Germany has for fifteen years loudly proclaimed its brave new green economy, based on wind turbines and solar panels. However, German power plants dumped 6 million tons more carbon dioxide (CO2) into the planet’s atmosphere in 2012 than in 2011. That 6-million-ton difference is enough to fill Rogers Centre, home of the mighty Toronto Blue Jays, more than two thousand times. In total, the CO2 that German power plants dumped into the air in 2012 is enough to fill Rogers Centre more than 116,000 times. This is almost exactly as I predicted—here, here, and here.
In light of the climate change crisis gripping the world, this is remarkable. Germany has very publicly set about to reduce CO2 emissions, and shows no sign of deviating from its plan to do so, which is to build the biggest wind turbine fleet in Europe. But what is even more remarkable is that though Germany’s CO2-reduction plan is clearly and spectacularly failing, there are many people, including environmentalists and media observers, who warmly approve of Germany’s approach and demand more of the same. This is close to the definition of insanity—continuing with the same thing and expecting a different result. And because of the sheer size of the carbon, nitrogen, and sulfur garbage Germany is dumping into the global atmosphere, and its implications on the global climate, and the current world-wide human caused mass extinction of species—the greatest such calamity to afflict life on earth since the end-Cretaceous event 65 million years ago—touting this madness as success comes close to fraud.
Here’s a quick quiz: how many Germans, alive or dead, can Sigmar Gabriel name who have been adversely affected by the operation of a nuclear power plant? Answer: zero.
The German government has made a big show of cracking down on Volkswagen over the car maker’s apparently deliberate and worldwide overriding of pollution control software in its vaunted turbo diesel injection (TDI) cars. Pollution controls come at the cost of road performance, and it appears VW cleverly coded the pollution control software so as to render pollution controls non-operational whenever the car is not undergoing an emission test (which is more than 99.99 percent of the time).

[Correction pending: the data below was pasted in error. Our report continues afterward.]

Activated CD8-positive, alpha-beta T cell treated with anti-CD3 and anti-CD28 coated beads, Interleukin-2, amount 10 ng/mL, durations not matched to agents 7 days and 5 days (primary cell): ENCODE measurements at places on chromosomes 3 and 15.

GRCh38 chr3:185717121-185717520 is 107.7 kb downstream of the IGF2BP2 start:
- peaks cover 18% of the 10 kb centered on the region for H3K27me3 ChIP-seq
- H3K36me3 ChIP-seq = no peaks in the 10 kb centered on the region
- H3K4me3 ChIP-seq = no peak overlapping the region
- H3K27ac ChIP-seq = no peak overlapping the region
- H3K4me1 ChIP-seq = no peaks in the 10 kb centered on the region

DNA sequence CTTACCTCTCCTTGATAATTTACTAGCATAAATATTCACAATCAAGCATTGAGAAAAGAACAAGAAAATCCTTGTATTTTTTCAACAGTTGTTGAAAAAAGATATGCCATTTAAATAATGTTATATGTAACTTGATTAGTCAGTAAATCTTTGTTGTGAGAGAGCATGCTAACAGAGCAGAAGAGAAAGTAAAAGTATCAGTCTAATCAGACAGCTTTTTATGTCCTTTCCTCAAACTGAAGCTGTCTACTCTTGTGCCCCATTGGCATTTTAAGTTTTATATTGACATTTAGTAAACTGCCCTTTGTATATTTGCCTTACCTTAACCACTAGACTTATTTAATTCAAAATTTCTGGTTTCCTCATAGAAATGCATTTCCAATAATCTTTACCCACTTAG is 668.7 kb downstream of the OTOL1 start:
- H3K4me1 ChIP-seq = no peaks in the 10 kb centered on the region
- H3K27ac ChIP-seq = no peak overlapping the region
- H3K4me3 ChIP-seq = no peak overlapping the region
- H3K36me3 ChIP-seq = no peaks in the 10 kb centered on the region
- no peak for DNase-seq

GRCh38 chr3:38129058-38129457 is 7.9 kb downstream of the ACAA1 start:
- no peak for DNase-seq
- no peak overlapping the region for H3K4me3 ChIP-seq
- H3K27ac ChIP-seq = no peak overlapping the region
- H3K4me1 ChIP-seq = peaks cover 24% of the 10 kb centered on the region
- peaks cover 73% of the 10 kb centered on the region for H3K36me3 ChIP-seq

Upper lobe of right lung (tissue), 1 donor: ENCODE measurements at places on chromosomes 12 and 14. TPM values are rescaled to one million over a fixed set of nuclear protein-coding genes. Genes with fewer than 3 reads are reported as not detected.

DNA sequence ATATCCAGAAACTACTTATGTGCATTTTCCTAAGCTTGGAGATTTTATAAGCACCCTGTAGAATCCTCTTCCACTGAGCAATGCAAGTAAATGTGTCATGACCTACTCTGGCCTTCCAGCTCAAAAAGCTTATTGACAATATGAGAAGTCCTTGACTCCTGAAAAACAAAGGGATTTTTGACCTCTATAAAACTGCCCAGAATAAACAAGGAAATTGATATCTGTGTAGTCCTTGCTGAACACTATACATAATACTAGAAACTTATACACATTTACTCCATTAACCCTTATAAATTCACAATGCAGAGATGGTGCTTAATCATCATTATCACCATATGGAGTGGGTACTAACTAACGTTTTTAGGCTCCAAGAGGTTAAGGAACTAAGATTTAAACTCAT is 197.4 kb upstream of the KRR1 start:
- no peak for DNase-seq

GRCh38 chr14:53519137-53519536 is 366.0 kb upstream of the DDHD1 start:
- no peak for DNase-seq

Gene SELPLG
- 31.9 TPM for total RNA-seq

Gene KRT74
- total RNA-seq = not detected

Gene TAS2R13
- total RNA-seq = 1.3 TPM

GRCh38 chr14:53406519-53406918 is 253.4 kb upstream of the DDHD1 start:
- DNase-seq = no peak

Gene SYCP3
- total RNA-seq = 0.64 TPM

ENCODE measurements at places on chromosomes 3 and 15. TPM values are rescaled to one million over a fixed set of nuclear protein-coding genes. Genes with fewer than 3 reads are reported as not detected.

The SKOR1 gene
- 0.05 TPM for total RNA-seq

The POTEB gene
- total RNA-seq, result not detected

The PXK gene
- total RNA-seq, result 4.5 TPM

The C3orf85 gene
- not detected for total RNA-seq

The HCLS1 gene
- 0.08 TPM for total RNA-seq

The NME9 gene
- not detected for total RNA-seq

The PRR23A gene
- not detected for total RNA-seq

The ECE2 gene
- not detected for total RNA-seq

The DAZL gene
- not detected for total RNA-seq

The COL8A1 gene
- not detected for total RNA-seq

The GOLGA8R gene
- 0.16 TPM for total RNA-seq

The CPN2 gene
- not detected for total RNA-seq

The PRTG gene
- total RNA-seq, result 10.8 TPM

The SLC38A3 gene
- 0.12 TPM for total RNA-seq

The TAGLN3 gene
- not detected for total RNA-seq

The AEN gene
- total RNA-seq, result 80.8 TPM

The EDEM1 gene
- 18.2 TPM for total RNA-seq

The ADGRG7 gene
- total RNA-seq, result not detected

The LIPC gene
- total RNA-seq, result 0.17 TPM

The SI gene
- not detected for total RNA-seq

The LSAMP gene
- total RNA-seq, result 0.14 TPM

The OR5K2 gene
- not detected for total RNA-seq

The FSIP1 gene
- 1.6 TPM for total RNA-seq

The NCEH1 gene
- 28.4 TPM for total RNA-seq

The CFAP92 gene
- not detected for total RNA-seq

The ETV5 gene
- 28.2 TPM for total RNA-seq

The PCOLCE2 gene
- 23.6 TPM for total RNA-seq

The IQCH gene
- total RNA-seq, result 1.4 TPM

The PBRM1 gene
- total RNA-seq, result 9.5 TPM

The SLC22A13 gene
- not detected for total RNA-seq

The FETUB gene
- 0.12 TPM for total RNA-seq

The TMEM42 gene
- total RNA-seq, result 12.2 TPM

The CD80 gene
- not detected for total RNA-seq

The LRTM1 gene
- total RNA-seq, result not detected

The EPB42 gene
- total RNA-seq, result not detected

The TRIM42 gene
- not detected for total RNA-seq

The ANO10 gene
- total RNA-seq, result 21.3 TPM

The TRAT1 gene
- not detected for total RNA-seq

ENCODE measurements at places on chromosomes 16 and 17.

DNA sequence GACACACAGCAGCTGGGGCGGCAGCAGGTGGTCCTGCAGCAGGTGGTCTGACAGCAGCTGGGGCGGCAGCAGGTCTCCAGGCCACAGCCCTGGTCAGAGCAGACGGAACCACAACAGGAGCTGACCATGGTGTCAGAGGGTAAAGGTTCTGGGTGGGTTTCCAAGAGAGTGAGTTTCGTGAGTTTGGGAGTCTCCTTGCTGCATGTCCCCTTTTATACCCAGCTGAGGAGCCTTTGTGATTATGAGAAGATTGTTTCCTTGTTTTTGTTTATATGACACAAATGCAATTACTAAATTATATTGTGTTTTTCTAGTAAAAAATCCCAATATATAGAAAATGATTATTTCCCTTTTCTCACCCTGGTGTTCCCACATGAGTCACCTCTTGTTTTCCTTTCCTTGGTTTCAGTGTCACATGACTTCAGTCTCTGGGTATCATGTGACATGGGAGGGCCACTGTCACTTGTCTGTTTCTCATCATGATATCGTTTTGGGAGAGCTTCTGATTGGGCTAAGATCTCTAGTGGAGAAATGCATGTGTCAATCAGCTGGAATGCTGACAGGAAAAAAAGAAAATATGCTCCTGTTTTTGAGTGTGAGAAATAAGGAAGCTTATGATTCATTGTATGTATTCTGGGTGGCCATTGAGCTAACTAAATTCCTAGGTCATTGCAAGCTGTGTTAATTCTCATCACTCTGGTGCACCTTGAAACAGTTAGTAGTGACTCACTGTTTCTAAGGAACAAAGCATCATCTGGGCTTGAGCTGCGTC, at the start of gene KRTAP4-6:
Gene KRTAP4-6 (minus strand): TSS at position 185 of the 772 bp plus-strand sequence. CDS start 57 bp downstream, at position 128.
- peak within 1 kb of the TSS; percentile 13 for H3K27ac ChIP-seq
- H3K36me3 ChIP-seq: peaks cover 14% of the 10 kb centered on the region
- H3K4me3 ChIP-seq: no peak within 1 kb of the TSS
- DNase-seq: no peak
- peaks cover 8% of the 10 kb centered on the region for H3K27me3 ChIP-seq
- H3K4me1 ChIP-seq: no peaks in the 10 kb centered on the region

The Volkswagen software scandal, while serious, is nowhere near as serious or egregious as the power plant one. In that scandal, the German government is directly complicit. Unlike the VW scandal, which took a careful and painstaking investigation by the US EPA to uncover, the evidence of software fraud concerning power plant emissions—software fraud in the form of numerous websites trumpeting Germany’s shining example of the right path forward on climate change—is out in plain sight.
For an example of a website cheerleading the German “transformation” have a look here. You will be hard pressed to find a better example of weaseling through facts en route to portraying bad as good, down as up, night as day, and 2+2=3. The authors allege, for example, that the nulcear phaseout is not the reason Germany is now using more coal to make electricity. Instead, they say the reason is Germany is exporting coal-fired power. That’s just a small sample of the quality of argumentation.
Another is the use of the word “renewables” instead of wind and solar. This is not just a semantic irrelevancy. Germany cannot replace real power sources with wind and solar, and it knows it. This is why the German government admits, on its own cheerleading website, that most “renewables” are actually “biomass.” What is biomass? Wood. Biomass power is actually wood-fired power. Wood is less efficient and far dirtier even than coal. But because it is nevertheless far more efficient than wind and solar, it is what Germany is really basing its energiewende on.
And in spite of the over-representation of wood in the Germany’s “renewable energy transition,” Germany still uses more coal.
Hence the weasel-word “renewables” on the allegedly independent cheerleading site.
That’s what I mean by software fraud. Maybe we should just refer to it as malware.
Germany invented the energiewende precisely to fight carbon emissions. Carbon emissions are, predictably, way up. The article points out that the minister responsible for this nonsense, Sigmar Gabriel, now calls coal a bridge technology to the green future. Whiskey is a bridge to sobriety.
Here’s a quick quiz: how many Germans, alive or dead, can Sigmar Gabriel name who have been adversely affected by the operation of a nuclear power plant? Answer: zero. There isn’t a single one.